Thursday, August 30, 2012

Update -- Scenery Compared to Food

It's easy to predict what kind of food a child will choose: the more sugar the better. Adults move on to other foods that are more interesting in a non-teeth-sticking sort of way, which means that they have to apply quite a bit of imagination and discipline to develop a good diet. Naturally the adult looks down on the child's food preferences, but not in a mean sort of way.

How many times has restaurant food really knocked your socks off? I can't remember a dessert doing so, at least during my adulthood. But recently I was having breakfast with a friend (a professional caterer from Patagonia AZ), when we both commented on the hash browns as being the best we had ever had in our lives. Their mighty secret: they made the hash browns out of potatoes  -- fresh. They barely needed any tabasco sauce to make them interesting. Most restaurants presumably thaw out ready-made hash browns from the Sysco truck.

I also had some natural scenery knock my socks off recently, and that is saying something, considering that I've been a full time RVer for 15 years. It happened in the sagebrush hills around Gunnison CO. Some of the hills were only a couple hundred feet high -- puny by Colorado standards. There were no trees. The sagebrush didn't have the blue-green tint that it has in "greater Nevada" in May, after the snow melt. Wikipedia says that sagebrush drops some of its leaves in late summer. Here and now it looked so funereal.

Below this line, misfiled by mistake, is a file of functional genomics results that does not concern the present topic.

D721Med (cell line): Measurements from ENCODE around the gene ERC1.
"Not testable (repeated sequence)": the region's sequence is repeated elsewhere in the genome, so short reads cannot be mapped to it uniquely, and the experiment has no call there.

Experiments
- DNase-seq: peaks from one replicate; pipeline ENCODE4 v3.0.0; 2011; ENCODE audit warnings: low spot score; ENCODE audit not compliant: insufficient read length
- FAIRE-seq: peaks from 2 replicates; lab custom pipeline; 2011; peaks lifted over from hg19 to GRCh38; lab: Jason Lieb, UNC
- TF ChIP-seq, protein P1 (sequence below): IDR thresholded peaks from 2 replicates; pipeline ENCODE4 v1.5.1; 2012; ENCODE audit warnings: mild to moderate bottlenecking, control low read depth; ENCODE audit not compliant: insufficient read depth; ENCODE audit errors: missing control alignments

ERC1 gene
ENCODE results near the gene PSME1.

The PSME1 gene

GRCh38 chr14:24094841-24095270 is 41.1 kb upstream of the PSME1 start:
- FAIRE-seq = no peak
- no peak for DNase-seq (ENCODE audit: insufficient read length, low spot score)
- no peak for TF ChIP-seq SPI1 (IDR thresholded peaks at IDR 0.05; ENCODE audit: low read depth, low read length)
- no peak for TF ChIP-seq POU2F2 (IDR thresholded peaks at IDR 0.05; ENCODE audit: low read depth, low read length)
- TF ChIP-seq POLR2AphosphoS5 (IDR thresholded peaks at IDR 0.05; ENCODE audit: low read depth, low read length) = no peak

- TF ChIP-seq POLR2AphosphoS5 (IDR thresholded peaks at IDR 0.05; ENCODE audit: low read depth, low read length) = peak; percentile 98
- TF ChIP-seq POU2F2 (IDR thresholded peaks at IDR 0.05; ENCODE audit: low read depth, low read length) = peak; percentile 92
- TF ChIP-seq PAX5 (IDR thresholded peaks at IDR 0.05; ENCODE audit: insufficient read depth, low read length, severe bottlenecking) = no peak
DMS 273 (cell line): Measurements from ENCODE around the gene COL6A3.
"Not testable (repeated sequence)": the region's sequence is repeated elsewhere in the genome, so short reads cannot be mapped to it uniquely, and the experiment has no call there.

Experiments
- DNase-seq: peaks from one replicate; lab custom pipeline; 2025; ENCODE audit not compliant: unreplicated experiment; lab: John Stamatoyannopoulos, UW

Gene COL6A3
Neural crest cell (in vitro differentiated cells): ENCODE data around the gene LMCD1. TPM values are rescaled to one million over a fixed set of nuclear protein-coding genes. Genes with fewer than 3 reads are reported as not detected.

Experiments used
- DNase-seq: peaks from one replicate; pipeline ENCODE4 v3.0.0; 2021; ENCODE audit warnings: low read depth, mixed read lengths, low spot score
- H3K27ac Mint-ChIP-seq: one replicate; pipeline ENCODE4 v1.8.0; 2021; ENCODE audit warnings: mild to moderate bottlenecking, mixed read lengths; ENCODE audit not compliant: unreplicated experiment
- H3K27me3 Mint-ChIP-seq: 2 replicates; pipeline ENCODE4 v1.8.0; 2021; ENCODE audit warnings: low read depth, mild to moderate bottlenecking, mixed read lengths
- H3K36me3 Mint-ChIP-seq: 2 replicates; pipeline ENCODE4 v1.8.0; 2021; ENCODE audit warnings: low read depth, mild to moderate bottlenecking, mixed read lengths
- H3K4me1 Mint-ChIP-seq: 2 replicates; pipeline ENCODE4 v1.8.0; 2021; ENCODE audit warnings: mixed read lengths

Because of the pathetic appearance of the sagebrush, some people would call these hills "ugly." But "austere" is a better word. How fine austere land can be! The shape of the hills has that marvelous "woman reclining on her side" look; they would have been gorgeous if green. My mind kept moving these hills off to the Great Basin in May when the color would have been rich.

Speaking of Patagonia (Argentina, this time), I wonder if it too has a lonely and austere beauty like the area I was dispersed camping in. My mind drifted off to Hudson's "Idle Days in Patagonia," recommended by William James in his classic "Varieties of Religious Experience."